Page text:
“Only about 20% of travel insurance policies are ‘primary payers’ for medical expenses, and Betty James happened to have purchased one of them. I had known about primary payers, but I had had no occasion to look into them since the policies I was researching and writing about for ITN readers were the ones that travelers most commonly purchased.

“And I had written, as recently as July 2010 in my column, about the advantages of a ‘zero trip cost’ — or ‘post departure’ — travel insurance policy. My ‘Aha! moment’ came during that conversation with the Claims rep when I mentally connected ‘primary payers’ with ‘post departure’ coverage. I thought to myself, ‘Why on Earth would someone experiencing a medical emergency in another country with a foreign language want to burden themselves with up-front payments and paperwork hassles when they could be free of that for as little as $100?’

“You probably will never read about this practical and inexpensive travel insurance strategy in one of those glossy travel magazines that advertise $7,500 wristwatches.”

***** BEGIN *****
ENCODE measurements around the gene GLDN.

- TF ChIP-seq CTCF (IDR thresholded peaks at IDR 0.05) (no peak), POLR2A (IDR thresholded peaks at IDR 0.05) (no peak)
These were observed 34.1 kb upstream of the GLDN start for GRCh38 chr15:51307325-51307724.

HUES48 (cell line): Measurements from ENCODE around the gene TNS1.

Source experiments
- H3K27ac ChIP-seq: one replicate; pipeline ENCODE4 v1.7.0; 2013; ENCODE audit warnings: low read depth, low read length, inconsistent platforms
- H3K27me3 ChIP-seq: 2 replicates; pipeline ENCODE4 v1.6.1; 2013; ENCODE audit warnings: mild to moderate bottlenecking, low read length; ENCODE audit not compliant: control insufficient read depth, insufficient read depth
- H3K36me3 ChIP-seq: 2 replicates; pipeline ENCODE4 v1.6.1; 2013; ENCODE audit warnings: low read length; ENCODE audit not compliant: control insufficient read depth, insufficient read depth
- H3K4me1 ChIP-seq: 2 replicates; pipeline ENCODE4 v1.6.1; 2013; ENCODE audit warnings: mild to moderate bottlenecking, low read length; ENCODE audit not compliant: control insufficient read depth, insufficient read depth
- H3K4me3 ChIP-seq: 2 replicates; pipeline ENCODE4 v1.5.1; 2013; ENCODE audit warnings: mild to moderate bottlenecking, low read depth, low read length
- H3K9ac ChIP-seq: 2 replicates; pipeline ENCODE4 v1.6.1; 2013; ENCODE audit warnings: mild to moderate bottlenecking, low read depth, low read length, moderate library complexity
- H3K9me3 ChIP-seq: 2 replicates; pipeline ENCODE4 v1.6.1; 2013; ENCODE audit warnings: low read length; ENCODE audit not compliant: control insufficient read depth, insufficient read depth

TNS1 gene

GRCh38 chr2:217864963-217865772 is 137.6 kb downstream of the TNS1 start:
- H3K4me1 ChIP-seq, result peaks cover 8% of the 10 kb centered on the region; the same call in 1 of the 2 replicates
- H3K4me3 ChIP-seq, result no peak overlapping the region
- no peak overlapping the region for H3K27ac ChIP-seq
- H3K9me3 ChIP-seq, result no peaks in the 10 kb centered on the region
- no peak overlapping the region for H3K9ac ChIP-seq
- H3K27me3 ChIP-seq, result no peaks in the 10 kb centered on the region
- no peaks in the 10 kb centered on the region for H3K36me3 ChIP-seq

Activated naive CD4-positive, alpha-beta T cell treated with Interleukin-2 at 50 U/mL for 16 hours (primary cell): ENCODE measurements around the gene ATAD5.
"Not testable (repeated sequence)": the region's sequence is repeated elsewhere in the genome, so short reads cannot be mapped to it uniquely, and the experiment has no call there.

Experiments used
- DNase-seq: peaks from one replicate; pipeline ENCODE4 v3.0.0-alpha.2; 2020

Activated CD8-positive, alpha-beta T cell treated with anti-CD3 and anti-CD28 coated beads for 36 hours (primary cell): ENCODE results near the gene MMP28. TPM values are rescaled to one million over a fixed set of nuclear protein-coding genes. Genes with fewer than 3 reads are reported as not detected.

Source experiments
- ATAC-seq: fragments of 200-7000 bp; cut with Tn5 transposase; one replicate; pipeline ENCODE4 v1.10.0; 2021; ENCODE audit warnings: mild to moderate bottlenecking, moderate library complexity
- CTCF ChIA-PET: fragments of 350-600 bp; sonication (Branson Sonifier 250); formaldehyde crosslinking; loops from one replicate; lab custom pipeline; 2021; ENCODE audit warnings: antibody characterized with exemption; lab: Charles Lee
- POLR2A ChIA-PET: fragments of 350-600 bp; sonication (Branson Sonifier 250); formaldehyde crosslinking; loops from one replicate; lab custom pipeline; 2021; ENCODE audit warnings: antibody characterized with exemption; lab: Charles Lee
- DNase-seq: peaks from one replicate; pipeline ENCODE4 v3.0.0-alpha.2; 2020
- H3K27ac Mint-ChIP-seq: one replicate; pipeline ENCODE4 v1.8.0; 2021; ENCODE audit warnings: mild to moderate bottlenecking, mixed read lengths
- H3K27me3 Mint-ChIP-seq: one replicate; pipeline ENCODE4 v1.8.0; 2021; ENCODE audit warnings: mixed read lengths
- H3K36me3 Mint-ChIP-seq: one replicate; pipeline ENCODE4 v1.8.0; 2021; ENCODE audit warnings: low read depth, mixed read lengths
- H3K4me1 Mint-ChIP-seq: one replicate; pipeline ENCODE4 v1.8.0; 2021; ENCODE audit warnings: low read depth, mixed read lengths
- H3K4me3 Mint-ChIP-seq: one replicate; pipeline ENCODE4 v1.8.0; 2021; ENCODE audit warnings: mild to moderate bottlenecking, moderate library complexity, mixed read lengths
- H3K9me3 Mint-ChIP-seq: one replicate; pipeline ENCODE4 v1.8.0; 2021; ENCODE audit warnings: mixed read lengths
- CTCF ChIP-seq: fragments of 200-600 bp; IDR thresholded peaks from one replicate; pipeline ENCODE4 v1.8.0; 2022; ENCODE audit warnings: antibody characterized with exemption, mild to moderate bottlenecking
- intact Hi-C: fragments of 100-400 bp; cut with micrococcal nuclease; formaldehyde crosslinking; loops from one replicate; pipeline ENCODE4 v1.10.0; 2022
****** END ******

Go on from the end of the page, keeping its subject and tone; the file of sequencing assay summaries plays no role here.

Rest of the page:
Learn what Wayne has dubbed The Betty James Travel Insurance Strategy.

And keep those letters and e-mails coming! You never know what will come of it. — DT

Please login or subscribe to ITN to read the entire post.

Dear Globetrotter:

Welcome to the 415th issue of your monthly overseas travel magazine.

Vacation apartments in Paris now may be more difficult to find.

The city’s government housing agency has begun enforcing a 2005 law that requires any lease on a residential apartment to be for a year or more. To be legally rented for less than a year, an apartment must be classified as a commercial property.

This law does not affect commercial short-term apartment rentals by licensed companies. It is directed toward private properties purchased with the intention of using them for short-term rentals only, which is several times more profitable than a long-term lease but leads to a shortage of affordable housing for Parisians, not to mention complaints from neighbors about unregulated rentals. The city hopes to increase the taxes collected on commercial properties, as well.